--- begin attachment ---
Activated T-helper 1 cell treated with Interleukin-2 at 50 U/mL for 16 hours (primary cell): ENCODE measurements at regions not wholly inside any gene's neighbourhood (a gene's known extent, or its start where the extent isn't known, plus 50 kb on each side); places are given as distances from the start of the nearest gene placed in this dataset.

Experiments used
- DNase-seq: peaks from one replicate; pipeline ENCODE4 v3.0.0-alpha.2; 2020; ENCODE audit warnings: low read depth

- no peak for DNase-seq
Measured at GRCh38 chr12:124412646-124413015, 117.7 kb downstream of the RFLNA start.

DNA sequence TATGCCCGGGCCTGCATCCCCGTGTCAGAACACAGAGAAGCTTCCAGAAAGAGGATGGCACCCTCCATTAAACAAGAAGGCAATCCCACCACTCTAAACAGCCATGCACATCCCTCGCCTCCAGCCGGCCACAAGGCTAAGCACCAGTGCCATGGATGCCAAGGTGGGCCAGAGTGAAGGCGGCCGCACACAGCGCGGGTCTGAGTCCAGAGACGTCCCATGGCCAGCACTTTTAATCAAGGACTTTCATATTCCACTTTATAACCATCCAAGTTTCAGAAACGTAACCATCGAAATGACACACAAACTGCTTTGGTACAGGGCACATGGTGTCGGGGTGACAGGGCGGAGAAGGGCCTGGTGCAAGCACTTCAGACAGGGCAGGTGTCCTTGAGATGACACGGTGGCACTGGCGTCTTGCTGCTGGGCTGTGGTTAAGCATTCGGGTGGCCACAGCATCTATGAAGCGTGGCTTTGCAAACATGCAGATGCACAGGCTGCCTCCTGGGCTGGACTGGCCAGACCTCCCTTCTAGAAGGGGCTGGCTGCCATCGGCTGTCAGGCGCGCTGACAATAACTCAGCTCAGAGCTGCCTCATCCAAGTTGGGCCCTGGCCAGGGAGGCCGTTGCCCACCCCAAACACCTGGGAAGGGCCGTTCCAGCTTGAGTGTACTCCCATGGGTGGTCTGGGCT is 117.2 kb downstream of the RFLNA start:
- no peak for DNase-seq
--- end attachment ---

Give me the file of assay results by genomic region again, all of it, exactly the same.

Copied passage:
Activated T-helper 1 cell treated with Interleukin-2 at 50 U/mL for 16 hours (primary cell): ENCODE measurements at regions not wholly inside any gene's neighbourhood (a gene's known extent, or its start where the extent isn't known, plus 50 kb on each side); places are given as distances from the start of the nearest gene placed in this dataset.

Experiments used
- DNase-seq: peaks from one replicate; pipeline ENCODE4 v3.0.0-alpha.2; 2020; ENCODE audit warnings: low read depth

- no peak for DNase-seq
Measured at GRCh38 chr12:124412646-124413015, 117.7 kb downstream of the RFLNA start.

DNA sequence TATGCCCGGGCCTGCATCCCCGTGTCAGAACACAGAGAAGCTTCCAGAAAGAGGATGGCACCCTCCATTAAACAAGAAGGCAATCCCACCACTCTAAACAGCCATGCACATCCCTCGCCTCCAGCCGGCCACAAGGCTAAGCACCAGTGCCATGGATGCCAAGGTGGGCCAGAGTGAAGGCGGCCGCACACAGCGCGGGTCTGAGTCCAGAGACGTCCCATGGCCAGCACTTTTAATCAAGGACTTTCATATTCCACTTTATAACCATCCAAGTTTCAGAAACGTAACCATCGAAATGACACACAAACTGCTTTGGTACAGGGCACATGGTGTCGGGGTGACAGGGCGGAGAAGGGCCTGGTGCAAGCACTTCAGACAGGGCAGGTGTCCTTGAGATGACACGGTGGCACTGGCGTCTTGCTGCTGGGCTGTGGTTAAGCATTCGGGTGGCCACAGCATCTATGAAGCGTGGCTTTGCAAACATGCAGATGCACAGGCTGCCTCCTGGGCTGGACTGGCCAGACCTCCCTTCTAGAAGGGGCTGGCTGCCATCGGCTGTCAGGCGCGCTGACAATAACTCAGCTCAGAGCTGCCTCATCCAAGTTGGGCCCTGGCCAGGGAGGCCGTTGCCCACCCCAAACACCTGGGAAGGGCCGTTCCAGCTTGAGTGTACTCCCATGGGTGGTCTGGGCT is 117.2 kb downstream of the RFLNA start:
- no peak for DNase-seq